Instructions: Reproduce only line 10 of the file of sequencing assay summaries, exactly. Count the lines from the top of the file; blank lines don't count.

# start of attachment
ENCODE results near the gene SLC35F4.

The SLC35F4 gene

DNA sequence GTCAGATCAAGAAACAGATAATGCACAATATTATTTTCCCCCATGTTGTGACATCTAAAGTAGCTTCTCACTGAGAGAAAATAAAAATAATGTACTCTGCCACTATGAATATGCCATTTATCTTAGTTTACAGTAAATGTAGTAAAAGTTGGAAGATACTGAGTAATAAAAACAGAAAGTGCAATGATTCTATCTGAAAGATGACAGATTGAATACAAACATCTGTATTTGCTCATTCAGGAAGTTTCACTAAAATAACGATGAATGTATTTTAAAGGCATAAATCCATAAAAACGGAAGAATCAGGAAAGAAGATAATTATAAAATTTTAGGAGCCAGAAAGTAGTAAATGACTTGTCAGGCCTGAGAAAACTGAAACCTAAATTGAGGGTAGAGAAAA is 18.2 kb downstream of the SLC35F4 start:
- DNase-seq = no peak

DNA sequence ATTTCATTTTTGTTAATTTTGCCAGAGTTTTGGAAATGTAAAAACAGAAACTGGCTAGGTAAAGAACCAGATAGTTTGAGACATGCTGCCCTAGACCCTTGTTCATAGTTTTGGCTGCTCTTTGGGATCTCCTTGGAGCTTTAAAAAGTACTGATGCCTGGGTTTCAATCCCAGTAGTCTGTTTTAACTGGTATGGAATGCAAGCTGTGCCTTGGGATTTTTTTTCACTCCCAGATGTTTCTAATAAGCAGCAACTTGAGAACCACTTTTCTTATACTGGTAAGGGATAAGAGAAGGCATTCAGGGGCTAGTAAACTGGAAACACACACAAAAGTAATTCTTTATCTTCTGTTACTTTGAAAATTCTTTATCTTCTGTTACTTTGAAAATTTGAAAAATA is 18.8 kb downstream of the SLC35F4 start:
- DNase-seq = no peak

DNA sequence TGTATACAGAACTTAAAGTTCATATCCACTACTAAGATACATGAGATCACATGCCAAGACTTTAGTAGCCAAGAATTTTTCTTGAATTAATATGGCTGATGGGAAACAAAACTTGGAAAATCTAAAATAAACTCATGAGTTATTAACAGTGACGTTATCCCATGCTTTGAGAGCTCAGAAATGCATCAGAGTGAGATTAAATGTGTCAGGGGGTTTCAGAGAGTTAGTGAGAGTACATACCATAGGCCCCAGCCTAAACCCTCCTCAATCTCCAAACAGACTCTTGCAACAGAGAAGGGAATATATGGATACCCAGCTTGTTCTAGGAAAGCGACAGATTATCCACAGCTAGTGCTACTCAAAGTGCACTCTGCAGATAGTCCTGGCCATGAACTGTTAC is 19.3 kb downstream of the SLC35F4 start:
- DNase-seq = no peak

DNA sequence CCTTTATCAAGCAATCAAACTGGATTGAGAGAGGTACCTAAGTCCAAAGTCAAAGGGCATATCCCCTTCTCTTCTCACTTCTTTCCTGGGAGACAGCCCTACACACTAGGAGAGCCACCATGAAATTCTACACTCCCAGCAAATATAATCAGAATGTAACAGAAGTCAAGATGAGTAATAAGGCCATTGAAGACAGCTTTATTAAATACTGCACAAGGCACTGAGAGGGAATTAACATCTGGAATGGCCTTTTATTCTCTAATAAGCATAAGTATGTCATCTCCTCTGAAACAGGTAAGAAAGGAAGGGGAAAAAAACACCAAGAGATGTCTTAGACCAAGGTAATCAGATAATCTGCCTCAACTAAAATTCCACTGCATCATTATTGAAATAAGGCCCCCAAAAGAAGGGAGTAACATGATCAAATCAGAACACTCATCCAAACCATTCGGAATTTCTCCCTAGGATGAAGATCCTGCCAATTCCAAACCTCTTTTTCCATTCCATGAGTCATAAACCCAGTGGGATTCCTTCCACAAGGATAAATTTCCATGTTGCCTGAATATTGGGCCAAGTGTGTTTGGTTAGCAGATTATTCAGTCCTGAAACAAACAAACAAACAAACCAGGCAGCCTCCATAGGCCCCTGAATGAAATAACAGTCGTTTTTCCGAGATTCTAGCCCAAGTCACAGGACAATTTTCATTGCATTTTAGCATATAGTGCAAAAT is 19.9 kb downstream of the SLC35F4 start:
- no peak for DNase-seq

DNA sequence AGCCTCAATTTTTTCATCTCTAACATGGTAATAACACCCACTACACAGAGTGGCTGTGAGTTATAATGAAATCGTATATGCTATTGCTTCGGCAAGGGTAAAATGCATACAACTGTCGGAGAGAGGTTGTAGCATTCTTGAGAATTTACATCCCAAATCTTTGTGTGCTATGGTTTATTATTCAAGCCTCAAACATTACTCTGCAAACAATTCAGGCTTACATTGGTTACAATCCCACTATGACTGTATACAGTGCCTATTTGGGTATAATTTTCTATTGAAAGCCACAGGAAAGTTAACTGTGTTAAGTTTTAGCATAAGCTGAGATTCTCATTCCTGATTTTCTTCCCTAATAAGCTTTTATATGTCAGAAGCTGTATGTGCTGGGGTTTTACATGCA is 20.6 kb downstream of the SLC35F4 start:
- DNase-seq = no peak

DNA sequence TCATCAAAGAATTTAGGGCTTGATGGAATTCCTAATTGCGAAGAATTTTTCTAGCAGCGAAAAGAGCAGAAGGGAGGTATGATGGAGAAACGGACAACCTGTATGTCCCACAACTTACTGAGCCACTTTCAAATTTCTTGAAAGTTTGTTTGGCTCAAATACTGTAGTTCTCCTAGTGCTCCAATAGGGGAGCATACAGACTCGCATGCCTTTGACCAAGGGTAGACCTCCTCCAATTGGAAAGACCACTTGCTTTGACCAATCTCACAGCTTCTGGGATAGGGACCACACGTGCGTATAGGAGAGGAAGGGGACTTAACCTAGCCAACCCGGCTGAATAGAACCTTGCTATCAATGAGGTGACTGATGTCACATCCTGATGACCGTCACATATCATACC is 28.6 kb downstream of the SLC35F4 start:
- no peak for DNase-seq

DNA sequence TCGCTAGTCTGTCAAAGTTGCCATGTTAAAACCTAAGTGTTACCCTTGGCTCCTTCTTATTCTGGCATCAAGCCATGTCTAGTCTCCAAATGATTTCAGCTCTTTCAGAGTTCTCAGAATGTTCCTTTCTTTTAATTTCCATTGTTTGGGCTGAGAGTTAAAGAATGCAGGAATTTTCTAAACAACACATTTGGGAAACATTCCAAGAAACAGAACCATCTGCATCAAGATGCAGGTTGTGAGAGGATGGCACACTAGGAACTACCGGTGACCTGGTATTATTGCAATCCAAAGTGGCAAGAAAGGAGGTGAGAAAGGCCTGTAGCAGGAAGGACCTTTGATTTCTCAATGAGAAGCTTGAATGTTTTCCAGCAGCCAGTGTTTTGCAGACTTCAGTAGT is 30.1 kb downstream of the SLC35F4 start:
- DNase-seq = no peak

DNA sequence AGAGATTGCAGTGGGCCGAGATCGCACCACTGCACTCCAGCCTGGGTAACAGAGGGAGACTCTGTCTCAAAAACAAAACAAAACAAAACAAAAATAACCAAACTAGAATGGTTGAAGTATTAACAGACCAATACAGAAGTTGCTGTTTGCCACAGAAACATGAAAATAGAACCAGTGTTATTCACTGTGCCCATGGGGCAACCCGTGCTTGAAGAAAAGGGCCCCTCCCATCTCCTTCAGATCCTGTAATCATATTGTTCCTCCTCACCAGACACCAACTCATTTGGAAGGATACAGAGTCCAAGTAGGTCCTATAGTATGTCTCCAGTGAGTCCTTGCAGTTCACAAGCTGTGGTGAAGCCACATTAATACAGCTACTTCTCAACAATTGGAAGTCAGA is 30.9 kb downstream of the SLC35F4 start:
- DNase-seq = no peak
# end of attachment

- no peak for DNase-seq